If the sequester automatic spending cuts goes into effect on March 1st, the financial aid award notification from your college may not be 100 percent accurate. The Department of Education is set to cut about $4,021 million—meaning funding for the Office of Federal Student Aid and the Office of Postsecondary Education may be slashed. These offices are responsible for distributing work-study and grant opportunities that make college possible for many students.
Out of 1,096 college students that NerdScholar interviewed on the issue of the fiscal cliff, 85 percent said they are worried about what kind of impact it would have on their aid. Twenty-five percent said they would even consider dropping out of school rather than ask their parents for help or take out private loans.
What does this mean for you? If the sequester goes into effect, the awards that colleges say they will give may not be the exact amount you will receive.
You may get what they tell you in their award letter, but due to the fiscal mess, you may get less. Still, it is helpful to be prepared to make sure you are financially covered to pay for next year’s tuition. Here are five ways to deal with the uncertainty about your financial aid award in the:
1. Double check the FAFSA deadline for the state where you are applying to college. Every state has its own deadline, but you should aim to get your FAFSA submitted as soon as possible. Remind your parents to file their taxes early so you are able to input the most accurate income information. Also, early submission is key since many state- and college-aid disbursements are made on a first-come, first-serve basis.
2. Estimate what you could pay out-of-pocket. Due to the fiscal cliff, you won't know for sure how much money will be set aside for you until the talks wind down, congress makes decisions, and there is more certainty about federal education funding. After filling out the FAFSA, you will not know exactly how much you are awarded until your school sends you an award letter. However, based on the cost of attendance of your school and the knowledge of your family’s income after filling out the FAFSA, you can look up your estimated out-of-pocket costs using the National Center for Education Statistic’s College Navigator. Simply input your college, look up your family’s income level, and you can get a rough estimate of how much you’re expected to pay out of pocket. Take this number as how much money you should find in scholarships.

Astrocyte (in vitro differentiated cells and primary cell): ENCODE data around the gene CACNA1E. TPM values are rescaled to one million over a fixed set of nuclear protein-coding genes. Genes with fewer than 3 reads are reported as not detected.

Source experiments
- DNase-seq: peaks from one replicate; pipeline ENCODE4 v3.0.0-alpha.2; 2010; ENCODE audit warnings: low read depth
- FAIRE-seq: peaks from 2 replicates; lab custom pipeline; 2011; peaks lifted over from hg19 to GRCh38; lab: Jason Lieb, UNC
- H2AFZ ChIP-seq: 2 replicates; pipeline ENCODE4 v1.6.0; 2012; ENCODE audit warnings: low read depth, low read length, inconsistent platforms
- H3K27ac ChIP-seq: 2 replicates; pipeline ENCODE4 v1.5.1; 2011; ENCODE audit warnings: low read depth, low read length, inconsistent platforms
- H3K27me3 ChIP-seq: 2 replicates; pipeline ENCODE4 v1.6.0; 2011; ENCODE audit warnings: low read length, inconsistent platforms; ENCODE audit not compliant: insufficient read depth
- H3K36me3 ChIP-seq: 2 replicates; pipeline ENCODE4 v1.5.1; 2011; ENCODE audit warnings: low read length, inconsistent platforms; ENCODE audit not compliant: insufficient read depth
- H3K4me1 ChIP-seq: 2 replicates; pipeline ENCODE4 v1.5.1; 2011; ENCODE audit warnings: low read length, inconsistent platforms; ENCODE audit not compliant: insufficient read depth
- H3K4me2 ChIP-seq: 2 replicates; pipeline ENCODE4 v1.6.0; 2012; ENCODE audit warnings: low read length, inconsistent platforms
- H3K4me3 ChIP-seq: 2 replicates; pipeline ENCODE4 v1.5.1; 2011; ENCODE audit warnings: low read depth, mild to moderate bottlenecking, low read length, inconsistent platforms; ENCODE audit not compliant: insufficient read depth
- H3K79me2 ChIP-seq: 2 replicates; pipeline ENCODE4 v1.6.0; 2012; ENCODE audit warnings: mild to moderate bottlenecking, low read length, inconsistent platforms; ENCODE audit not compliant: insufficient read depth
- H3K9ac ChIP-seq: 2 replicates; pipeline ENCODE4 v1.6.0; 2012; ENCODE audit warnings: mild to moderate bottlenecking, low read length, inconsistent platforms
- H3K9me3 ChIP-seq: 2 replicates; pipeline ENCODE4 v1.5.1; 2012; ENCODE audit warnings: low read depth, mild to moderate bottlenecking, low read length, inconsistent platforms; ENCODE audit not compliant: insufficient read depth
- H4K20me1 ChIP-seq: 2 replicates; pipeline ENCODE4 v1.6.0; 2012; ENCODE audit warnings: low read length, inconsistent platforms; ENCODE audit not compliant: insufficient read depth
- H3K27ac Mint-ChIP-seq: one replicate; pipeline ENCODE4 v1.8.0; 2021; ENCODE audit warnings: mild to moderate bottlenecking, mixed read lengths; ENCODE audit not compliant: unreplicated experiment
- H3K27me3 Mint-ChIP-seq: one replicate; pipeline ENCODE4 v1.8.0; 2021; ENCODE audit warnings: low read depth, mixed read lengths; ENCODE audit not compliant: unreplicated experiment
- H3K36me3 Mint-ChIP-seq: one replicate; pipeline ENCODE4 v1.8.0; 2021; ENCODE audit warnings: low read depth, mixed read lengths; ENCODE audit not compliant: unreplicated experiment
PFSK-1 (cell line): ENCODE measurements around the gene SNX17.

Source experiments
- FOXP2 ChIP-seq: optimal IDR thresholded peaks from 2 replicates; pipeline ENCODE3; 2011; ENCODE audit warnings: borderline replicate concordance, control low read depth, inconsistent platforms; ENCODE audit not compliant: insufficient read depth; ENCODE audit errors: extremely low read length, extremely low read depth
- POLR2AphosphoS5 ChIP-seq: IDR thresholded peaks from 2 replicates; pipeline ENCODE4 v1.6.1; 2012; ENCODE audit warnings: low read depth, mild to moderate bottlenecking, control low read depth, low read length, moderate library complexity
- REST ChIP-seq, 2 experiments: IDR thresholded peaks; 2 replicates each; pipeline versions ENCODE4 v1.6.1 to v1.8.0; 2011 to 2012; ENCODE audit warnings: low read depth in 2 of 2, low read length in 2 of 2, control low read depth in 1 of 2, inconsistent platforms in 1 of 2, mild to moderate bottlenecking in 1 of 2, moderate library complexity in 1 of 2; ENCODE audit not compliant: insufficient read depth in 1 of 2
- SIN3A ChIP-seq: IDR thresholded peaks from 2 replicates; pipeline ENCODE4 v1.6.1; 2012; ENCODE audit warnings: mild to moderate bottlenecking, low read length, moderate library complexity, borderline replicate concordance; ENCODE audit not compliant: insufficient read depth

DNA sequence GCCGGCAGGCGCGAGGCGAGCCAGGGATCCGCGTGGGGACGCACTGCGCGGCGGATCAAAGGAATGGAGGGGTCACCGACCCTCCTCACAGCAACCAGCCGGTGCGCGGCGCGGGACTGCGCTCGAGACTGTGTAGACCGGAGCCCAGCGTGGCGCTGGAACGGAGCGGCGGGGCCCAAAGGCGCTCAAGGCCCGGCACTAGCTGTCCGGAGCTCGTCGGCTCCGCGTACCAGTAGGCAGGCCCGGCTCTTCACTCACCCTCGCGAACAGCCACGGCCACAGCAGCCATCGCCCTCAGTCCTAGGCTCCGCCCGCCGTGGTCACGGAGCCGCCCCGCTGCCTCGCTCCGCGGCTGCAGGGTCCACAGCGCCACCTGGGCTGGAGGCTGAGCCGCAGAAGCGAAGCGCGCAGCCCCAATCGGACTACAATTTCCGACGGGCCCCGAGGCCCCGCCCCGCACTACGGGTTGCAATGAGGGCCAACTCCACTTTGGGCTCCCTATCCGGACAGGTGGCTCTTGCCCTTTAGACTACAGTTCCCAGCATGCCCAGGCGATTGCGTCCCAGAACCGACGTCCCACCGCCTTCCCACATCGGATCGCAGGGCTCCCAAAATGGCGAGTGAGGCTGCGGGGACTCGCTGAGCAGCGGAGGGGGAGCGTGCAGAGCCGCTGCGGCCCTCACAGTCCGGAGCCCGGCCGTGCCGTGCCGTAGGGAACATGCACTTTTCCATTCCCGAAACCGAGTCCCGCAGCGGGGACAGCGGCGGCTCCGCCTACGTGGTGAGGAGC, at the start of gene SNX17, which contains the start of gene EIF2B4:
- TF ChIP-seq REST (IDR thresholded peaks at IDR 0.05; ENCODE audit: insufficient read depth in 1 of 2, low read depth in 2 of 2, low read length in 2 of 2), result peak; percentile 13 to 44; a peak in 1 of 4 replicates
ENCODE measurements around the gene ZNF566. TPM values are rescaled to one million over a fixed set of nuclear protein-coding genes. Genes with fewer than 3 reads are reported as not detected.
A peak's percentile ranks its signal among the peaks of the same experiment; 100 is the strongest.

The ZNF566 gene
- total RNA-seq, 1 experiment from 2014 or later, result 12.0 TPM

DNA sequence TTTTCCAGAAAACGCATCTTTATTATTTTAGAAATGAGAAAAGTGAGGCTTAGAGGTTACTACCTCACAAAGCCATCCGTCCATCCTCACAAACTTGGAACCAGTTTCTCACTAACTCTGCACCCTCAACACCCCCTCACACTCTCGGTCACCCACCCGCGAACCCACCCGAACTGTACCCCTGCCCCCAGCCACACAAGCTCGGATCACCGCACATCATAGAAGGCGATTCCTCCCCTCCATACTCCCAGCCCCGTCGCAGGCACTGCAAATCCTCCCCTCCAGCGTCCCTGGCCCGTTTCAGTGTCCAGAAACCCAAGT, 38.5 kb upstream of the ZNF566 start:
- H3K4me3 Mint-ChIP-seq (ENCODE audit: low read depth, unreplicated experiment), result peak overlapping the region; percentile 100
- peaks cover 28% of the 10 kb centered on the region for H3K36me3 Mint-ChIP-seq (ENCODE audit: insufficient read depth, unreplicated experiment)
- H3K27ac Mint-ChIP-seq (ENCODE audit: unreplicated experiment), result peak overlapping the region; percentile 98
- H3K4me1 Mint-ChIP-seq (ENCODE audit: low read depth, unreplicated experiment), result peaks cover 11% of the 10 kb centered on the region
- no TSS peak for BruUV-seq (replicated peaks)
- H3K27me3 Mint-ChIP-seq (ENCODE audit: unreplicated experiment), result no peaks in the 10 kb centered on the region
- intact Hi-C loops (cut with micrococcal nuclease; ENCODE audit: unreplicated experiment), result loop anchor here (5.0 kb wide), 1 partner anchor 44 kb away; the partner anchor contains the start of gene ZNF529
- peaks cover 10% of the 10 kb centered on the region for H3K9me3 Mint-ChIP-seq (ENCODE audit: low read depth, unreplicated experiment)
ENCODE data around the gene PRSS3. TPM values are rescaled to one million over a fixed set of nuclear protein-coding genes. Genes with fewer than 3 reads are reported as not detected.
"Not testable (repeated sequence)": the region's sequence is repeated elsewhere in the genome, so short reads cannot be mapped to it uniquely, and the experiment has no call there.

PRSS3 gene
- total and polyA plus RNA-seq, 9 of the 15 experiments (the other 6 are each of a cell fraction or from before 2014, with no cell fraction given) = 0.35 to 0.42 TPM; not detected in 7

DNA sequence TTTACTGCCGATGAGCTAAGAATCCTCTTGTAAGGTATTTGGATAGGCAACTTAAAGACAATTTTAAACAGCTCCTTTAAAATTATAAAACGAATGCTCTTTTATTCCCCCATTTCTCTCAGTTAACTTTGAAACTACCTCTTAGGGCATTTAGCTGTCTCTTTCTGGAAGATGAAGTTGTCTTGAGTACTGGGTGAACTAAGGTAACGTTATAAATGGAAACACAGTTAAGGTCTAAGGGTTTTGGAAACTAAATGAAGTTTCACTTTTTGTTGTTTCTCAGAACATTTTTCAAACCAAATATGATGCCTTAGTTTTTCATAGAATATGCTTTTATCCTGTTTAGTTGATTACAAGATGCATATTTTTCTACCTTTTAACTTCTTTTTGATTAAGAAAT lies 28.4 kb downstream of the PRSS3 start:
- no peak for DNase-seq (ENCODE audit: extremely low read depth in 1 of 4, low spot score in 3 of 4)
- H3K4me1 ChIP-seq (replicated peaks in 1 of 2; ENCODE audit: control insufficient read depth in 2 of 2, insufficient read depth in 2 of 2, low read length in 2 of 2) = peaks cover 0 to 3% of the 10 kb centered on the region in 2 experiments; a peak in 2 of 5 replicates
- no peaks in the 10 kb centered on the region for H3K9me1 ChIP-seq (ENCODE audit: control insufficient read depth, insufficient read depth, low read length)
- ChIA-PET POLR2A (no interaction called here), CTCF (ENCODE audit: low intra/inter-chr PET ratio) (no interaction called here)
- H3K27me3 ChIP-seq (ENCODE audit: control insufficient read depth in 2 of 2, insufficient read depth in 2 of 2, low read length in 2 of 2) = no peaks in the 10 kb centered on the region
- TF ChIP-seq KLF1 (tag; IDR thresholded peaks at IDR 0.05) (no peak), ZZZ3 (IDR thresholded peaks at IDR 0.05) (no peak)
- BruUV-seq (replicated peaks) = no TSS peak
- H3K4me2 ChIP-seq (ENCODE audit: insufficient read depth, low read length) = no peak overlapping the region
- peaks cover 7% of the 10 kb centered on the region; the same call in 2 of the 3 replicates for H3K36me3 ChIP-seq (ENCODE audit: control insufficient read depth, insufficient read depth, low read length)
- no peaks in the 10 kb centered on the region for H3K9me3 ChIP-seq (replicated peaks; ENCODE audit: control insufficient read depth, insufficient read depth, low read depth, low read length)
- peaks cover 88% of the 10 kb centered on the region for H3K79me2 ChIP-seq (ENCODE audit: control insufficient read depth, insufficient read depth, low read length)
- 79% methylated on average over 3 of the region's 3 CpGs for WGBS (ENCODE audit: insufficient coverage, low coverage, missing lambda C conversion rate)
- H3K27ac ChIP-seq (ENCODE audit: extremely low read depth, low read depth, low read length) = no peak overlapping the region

3. Maximize your federal aid. After filling out your FAFSA, you have your Estimated Family Contribution (EFC). Go back to the College Navigator and if your EFC does not match up with what is the suggested out-of-pocket cost, that may be an indication that school is going to give you the most aid. In other words, you can gauge how aid-friendly a school will be.
4. Be persistent and find scholarships to avoid private loans. Even after you've been admitted to your college of choice, continue looking for scholarships to try to cover your out-of-pocket costs with scholarships. Most scholarship deadlines are between January and March, so make sure to give yourself enough time to write essays, gather letters of recommendation, and put together any other application requirements.
5. Sit down and make a budget to outline your true costs of living. After receiving your financial award letter, knowing how much you are expected to pay factoring in scholarships and loans you should give you a good idea of how much money you will have to eat and pay for rent.
Although the fiscal cliff mess is making student aid more difficult to predict, you can take these steps to be extra prepared as you enter your next year in college.
Laura Pereyra is a Communications Analyst for NerdScholar, brought to you by NerdWallet, which provides free scholarship search, student loan calculator, and college comparison tools.